Ensler’s basic argument, which seems to boil down to “people who are different shouldn’t live near each other” almost leaves me speechless.  Still, I’ll give Ensler the benefit of the doubt and assume he bases his argument on a few uninformed assumptions.  Let’s inform him:

  1. Honors housing is a choice. That’s right.  About half of our freshmen choose to live in UHP housing, and coincidentally, that tends to be about as much room as we are allotted for them.  Honors students are not forced to live in UHP housing, and so are not forced to live in Thurston.  That leads into the next point…
  2. About half of UHP freshmen have historically chosen not to live in UHP housing. There are a lot of reasons students might choose not to live in UHP housing, but the ones I’ve heard most frequently from students tend to be a) “I’m worried about being too isolated,” and b) “I’d rather live in Thurston.”  So, basically that means…
  3. UHP students are living, breathing, college students, much like yourself. And just like any group of adventurous 18 year-olds, some of them want to live in huge, social dorms where they can be surrounded by lots of different kinds of people, and some of them want to live in a more mellow place.  The UHP population actually reflects the larger GW population pretty well, and so is quite diverse — the main difference between UHP students and other students typically is that they do better in their classes and are generally more engaged, and not that they dislike social places.  If those reasons alone don’t convince you…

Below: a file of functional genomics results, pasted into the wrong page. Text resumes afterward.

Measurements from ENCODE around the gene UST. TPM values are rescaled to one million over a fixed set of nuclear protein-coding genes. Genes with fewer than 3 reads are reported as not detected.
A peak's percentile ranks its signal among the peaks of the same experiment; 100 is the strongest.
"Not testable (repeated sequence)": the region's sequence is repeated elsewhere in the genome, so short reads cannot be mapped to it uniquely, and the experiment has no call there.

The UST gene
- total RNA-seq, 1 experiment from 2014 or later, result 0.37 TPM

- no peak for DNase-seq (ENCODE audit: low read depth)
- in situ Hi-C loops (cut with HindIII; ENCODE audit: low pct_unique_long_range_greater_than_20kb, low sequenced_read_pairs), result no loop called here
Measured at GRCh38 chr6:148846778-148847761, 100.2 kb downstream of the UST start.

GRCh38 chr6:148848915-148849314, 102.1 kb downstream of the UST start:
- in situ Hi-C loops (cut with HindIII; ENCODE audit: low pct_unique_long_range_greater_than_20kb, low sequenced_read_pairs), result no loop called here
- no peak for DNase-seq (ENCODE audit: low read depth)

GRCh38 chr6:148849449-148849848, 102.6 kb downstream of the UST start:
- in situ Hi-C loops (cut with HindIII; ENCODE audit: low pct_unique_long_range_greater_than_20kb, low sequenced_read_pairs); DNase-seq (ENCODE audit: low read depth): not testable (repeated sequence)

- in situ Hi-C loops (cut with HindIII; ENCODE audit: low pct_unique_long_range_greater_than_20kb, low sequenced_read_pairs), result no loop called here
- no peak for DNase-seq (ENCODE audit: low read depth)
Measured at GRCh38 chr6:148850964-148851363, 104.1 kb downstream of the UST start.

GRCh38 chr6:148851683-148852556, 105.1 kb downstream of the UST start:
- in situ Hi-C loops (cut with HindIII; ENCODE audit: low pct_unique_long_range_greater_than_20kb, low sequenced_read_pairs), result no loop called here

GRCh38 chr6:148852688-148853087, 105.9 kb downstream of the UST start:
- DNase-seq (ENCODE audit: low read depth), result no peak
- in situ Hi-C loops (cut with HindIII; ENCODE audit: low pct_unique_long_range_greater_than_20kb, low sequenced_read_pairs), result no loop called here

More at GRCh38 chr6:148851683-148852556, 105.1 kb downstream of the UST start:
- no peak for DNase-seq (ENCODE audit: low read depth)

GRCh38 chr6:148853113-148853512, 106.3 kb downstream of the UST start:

4. There’s been a 30% increase in UHP housing requests now that it’s in Thurston. Fortunately, because it’s in Thurston, most (if not all) of those requests will be accommodated.  We’re pretty happy about it.

I can certainly confirm that some UHP students are disappointed that UHP housing will be in Thurston this coming year.  I can also confirm that some are relieved that they can now choose to live in UHP housing without giving up life in the largest, most active dorm on campus.  You can’t please everybody!  There’s just no way to give everybody everything they want all the time. But hey, that’s why students get to make their own living choices, right?

Common Questions about UHP Housing

7 Apr

So word has reached me that some of you – particularly the incoming Honors freshmen – are curious about Honors housing. I’ll give you my perspective the subject and hopefully answer some of the questions you may have about living in the Honors dorm!

First, a brief nota bene. I didn’t actually live in Honors housing my Freshman year. I lived in Somers on the Mt. Vernon campus! While I wouldn’t trade that experience for anything in the world (I do love the Vern), I know that there were many times I wished I lived with the other Honors kids instead.  Even though I didn’t live in Lafayette with other UHP Freshmen, I hung out there a LOT and heard a lot of stories about their experiences. These stories help me answer the common questions from students who are considering Honors housing.

Will I be isolated from other students?